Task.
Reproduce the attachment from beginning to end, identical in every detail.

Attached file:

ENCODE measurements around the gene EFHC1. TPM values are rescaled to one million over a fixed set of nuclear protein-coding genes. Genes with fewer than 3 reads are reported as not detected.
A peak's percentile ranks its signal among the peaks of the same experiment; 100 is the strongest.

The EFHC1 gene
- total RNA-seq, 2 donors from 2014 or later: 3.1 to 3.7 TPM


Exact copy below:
ENCODE measurements around the gene EFHC1. TPM values are rescaled to one million over a fixed set of nuclear protein-coding genes. Genes with fewer than 3 reads are reported as not detected.
A peak's percentile ranks its signal among the peaks of the same experiment; 100 is the strongest.

The EFHC1 gene
- total RNA-seq, 2 donors from 2014 or later: 3.1 to 3.7 TPM